From reddit: "Foncé" is only used for colours, while "sombre" works in any context (including colours, so "une couleur foncée" or "une couleur sombre" mean almost the same. However, if you speak of a specific colour, you must use "foncé", so "du bleu foncé").
"Sombre" can also be used for :
"not enough light", for example "Lorsque le soleil se couche, il commence à faire sombre."
in the figurative sense, it means something like "sad and grave". "Le 11 septembre est un jour sombre dans l'Histoire des États-Unis."
From what I've read I've put this together which may help you.
Sombre and foncé are interchangeable when describing the shade of dark. Vous avez un costume sombre – You have a dark costume Or Vous avez un costume foncé – You have a dark costume would both be correct and would both relate to the shade of colour.
If we accept this rule then la bière est sombre should be accepted, however any french speakers that know of any idiomatic or cultural reasons why beer in particular might be called foncée over sombre please jump right in and correct me!
In the example of another thread marron foncé is made from two adjectives. In this instance Les chaussures sont marron foncé is correct But Les chaussures sont marron sombre would be incorrect
This is because the colour (main adjective) has been modified and this can only be modified with foncé
Sombre can be used figuratively as I’m sure you’ve read many times.
Perhaps think of nouns and adjectives. Remember sombre shouldn’t be used to modify colour adjectives Sombre can be used to describe a noun (including a colour) Les couleurs sont sombres is correct because ‘the colours’ constitute the noun.
In conclusion Try to separate the nouns from the adjectives Ask yourself ‘Has a colour adjective been modified?’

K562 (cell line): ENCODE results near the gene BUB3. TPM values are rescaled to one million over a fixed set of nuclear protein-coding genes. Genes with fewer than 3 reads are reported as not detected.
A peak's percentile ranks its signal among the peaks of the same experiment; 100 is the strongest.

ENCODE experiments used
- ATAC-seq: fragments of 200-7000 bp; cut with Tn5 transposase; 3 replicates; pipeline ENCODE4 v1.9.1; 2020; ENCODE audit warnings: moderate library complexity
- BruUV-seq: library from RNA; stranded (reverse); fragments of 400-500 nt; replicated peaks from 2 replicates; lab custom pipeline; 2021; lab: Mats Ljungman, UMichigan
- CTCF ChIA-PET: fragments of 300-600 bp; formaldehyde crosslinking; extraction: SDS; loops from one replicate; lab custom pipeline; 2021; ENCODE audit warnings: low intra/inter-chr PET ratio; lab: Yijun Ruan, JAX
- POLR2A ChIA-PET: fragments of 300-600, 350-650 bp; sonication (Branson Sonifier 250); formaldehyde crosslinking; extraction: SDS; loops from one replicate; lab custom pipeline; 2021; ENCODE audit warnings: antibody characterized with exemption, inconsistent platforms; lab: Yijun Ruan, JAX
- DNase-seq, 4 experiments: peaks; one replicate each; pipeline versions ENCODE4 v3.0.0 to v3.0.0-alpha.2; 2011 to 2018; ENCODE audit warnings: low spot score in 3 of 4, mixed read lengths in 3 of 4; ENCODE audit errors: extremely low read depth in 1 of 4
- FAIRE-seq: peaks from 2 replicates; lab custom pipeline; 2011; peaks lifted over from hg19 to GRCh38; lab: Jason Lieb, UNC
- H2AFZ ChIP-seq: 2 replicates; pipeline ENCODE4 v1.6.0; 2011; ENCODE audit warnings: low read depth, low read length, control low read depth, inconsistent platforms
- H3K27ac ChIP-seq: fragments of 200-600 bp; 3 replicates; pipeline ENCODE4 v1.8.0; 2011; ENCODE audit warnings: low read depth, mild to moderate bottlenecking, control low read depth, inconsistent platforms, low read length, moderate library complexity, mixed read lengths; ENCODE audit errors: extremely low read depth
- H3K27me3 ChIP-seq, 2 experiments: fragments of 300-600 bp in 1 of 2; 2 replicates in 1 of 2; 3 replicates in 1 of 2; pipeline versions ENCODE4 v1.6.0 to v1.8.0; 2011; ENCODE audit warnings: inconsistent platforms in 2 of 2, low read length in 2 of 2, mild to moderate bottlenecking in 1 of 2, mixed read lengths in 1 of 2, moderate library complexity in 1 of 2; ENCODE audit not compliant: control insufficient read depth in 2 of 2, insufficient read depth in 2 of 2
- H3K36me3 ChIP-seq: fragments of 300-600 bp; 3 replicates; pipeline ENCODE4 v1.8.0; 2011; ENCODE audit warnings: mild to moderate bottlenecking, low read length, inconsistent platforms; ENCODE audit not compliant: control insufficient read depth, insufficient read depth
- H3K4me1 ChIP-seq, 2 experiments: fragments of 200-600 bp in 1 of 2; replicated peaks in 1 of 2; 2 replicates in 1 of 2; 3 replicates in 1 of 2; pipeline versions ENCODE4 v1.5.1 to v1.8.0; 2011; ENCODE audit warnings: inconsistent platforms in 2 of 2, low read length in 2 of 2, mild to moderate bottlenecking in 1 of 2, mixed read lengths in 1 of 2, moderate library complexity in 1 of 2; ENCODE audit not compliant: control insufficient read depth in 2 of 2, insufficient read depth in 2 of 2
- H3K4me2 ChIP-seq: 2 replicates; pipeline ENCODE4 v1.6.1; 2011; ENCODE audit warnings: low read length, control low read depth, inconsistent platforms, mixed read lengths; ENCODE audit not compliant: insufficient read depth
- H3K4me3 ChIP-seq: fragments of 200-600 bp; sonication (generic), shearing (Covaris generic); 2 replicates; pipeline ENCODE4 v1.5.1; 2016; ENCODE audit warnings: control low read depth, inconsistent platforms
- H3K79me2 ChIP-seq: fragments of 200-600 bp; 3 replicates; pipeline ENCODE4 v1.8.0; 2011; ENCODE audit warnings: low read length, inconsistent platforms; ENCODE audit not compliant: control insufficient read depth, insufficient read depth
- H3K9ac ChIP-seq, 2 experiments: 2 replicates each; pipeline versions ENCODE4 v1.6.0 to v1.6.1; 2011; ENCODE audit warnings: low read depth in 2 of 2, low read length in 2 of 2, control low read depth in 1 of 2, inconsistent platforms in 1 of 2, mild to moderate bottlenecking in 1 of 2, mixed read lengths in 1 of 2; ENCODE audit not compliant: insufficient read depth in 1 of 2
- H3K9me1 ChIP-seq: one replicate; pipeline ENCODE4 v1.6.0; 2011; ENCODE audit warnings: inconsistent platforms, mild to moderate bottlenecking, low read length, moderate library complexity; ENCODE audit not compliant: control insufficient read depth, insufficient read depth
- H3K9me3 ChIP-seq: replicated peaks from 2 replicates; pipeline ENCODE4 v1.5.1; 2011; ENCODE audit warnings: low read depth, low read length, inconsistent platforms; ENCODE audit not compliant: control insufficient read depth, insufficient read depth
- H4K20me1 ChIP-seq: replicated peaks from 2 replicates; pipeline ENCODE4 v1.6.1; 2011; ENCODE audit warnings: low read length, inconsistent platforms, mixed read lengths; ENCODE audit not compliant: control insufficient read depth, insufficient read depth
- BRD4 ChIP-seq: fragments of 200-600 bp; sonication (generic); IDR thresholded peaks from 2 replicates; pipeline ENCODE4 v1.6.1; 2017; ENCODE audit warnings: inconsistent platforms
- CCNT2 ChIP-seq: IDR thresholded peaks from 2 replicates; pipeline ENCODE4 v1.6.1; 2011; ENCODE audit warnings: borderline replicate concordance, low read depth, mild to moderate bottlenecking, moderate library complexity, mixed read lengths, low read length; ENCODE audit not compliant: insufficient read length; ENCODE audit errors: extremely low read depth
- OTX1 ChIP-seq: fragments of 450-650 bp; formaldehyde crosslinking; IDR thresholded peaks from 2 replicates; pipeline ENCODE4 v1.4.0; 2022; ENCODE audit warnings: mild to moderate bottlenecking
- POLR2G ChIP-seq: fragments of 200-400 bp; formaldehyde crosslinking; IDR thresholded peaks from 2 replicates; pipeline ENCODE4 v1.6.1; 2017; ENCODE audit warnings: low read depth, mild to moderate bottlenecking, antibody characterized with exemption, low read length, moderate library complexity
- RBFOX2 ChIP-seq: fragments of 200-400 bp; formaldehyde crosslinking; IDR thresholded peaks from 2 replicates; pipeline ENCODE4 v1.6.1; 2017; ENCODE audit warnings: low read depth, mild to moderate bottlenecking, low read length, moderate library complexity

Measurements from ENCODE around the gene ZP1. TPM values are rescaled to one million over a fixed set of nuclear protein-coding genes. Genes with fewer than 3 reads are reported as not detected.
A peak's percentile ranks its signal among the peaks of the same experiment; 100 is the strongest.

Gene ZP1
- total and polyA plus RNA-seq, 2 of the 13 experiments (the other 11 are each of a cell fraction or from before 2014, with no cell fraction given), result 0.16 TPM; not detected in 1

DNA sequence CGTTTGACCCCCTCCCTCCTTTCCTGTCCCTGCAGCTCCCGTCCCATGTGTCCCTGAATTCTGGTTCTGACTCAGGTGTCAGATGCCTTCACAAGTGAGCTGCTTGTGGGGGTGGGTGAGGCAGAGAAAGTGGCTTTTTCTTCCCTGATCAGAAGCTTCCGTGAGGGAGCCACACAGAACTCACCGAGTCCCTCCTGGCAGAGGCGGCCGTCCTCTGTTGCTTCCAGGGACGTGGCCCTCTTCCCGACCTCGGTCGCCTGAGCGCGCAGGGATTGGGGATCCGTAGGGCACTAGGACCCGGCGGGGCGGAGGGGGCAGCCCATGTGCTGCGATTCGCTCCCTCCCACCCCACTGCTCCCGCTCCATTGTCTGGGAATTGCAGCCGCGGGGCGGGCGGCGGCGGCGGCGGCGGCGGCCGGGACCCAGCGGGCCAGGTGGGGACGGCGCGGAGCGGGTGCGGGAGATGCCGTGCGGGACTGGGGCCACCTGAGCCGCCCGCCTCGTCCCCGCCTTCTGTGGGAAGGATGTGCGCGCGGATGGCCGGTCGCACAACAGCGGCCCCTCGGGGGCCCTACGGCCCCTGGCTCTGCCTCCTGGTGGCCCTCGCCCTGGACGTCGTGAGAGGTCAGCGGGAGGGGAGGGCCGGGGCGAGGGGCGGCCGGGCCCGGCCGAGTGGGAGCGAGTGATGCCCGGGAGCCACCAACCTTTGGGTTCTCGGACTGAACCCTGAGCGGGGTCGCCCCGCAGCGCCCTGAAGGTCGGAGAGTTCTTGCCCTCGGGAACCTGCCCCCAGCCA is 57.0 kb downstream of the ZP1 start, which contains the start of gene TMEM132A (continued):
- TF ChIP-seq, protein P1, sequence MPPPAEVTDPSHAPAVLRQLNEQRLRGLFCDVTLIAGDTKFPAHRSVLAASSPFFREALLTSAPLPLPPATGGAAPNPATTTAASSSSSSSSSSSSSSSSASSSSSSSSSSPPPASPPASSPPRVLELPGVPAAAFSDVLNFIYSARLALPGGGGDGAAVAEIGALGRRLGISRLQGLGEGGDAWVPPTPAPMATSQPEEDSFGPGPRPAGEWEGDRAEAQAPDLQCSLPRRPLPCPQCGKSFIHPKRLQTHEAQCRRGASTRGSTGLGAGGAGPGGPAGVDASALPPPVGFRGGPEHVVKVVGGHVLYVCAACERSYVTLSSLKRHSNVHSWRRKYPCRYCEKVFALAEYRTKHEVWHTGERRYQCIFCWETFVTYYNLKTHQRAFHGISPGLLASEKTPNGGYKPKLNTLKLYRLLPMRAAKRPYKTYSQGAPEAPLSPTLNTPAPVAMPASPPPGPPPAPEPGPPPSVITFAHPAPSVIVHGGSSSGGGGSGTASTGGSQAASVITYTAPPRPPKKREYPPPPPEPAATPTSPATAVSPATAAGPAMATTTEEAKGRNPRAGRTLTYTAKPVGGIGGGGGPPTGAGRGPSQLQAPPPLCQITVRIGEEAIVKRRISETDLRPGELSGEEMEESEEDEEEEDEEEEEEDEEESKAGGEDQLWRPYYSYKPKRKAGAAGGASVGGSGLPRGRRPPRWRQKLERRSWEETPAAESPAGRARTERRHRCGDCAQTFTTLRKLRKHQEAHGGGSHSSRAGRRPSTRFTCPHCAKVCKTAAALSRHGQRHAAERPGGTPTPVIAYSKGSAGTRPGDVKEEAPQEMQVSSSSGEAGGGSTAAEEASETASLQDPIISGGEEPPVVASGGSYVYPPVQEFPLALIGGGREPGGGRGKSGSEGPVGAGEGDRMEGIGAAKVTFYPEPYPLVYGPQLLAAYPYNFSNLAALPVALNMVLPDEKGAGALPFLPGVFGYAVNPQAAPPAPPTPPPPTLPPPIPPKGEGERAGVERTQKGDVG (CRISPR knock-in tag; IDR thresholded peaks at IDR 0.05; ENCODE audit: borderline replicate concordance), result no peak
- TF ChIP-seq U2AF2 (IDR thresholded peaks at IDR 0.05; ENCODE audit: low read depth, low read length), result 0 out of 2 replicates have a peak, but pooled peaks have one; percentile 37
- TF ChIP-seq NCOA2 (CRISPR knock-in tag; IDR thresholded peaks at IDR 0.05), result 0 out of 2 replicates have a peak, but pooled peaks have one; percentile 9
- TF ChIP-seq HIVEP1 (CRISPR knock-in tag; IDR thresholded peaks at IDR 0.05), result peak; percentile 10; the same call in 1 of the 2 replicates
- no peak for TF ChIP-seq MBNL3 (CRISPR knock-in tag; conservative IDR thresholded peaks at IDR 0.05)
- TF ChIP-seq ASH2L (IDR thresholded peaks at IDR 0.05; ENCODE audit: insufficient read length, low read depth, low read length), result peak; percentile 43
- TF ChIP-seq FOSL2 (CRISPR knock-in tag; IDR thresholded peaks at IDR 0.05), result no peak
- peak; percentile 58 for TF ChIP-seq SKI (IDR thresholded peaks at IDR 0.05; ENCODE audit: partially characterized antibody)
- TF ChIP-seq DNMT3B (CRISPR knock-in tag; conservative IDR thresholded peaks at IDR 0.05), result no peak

With this information you can decide whether sombre is totally inappropriate to use.
Some respected users say that foncé is more commonly used to describe the colour of a thing, but then other moderators, seem to think that sombre and foncé are interchangeable in describing the colour of a thing.
I think it boils down to nouns, adjectives and whether or not you are modifying a colour adjective.
"Sombre" is used to express the idea of lacking in light. Consider these examples of "sombre" used in context: http://context.reverso.net/traduction/francais-anglais/sombre
If one is talking about a color being of a dark shade, one would generally use "foncé", but one may also refer to the color of an object as being "sombre" (FR).
Sorry ripcurlgirl, a little more clarification please :)
Are we saying here that the safest thing to do would be to use foncé to describe colours and to use sombre figuratively?
I have seen comments which say that sombre can be used to describe colour, by moderators like sitesurf.
'"Foncé" and "sombre" can be synonymous when it comes to describe colors (dark). However, "sombre" has other meanings, especially figurative, that "foncé" does not have.'
I understand that sombre can be used figuratively, but i'd like to know when it can be used to describe the darkness of colour. Could you possibly give us a few examples of sombre in this context?
There are so many comments that seem to (almost) answer this, but I think we'd all benefit from tangible examples to tell us what is right and what is not. If duolingo needs to update the lesson, then at least us learners are aware that it's being looked into!
Zakir's reply throws some light on the subject, but still from the discussions so far, I also could not make out a clear difference between "sombre" and "foncé". If 'Sombre' is for 'sad & gloomy' state, then why use 'sombre' in sentences like "Les chaussures sont sombres" ?